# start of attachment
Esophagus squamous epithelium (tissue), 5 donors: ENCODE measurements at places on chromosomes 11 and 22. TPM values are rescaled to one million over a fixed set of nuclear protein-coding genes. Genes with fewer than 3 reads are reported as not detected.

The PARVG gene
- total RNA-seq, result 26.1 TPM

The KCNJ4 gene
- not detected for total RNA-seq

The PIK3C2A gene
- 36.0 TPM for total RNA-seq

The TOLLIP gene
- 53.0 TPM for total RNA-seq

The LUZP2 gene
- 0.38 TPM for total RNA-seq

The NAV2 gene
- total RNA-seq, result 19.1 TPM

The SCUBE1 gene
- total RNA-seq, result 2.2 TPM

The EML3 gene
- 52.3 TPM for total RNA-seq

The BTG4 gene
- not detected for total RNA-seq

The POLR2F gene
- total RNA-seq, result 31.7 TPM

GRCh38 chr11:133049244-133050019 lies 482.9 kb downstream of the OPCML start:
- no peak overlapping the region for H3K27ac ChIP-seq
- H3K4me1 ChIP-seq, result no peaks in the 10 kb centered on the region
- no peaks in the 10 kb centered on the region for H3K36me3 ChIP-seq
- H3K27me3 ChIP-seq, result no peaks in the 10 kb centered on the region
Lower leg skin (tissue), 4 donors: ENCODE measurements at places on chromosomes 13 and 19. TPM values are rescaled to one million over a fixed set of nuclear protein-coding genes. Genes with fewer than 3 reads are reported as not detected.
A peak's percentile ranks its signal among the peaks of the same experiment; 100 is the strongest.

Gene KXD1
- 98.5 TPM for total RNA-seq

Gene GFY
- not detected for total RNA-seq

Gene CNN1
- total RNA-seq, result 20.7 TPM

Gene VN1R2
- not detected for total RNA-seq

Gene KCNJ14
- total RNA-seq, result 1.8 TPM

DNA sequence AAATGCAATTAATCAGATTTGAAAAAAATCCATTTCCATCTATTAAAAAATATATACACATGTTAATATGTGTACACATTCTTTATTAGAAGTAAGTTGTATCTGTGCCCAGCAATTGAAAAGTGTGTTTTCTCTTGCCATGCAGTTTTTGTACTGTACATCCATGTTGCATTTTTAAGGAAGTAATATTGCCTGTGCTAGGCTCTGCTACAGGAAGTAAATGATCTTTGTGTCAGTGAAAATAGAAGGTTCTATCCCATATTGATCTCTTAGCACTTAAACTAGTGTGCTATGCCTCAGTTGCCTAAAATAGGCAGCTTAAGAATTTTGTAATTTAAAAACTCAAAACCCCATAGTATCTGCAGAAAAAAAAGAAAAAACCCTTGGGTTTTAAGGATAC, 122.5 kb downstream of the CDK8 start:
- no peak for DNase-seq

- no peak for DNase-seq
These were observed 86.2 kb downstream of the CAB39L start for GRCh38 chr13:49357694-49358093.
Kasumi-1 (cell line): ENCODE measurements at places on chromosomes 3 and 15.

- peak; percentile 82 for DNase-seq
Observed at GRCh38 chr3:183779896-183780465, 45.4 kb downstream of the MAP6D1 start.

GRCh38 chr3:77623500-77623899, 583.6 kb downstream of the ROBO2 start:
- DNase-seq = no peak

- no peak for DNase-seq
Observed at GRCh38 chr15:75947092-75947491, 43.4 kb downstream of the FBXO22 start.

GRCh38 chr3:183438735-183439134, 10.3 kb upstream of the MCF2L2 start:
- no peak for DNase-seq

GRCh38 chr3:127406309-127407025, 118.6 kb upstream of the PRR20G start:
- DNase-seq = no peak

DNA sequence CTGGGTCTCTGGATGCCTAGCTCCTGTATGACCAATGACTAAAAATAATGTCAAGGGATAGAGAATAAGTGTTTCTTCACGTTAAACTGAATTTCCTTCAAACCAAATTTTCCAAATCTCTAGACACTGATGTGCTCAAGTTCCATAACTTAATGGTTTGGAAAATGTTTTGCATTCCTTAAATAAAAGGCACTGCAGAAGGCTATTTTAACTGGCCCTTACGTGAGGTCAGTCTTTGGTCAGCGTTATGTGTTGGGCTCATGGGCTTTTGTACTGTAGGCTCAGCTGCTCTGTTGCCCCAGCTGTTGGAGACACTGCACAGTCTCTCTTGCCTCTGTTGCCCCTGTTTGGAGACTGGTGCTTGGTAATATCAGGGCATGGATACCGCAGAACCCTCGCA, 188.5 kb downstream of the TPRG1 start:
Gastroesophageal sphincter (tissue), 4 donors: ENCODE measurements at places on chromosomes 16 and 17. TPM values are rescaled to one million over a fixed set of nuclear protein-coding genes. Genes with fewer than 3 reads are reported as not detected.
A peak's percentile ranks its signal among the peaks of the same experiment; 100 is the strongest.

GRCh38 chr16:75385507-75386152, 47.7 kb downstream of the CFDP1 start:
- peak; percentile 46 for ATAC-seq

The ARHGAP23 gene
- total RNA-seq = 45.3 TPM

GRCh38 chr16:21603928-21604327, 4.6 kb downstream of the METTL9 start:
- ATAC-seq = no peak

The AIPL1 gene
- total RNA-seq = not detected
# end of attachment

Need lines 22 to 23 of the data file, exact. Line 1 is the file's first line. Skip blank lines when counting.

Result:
GRCh38 chr11:133049244-133050019 lies 482.9 kb downstream of the OPCML start:
- no peak overlapping the region for H3K27ac ChIP-seq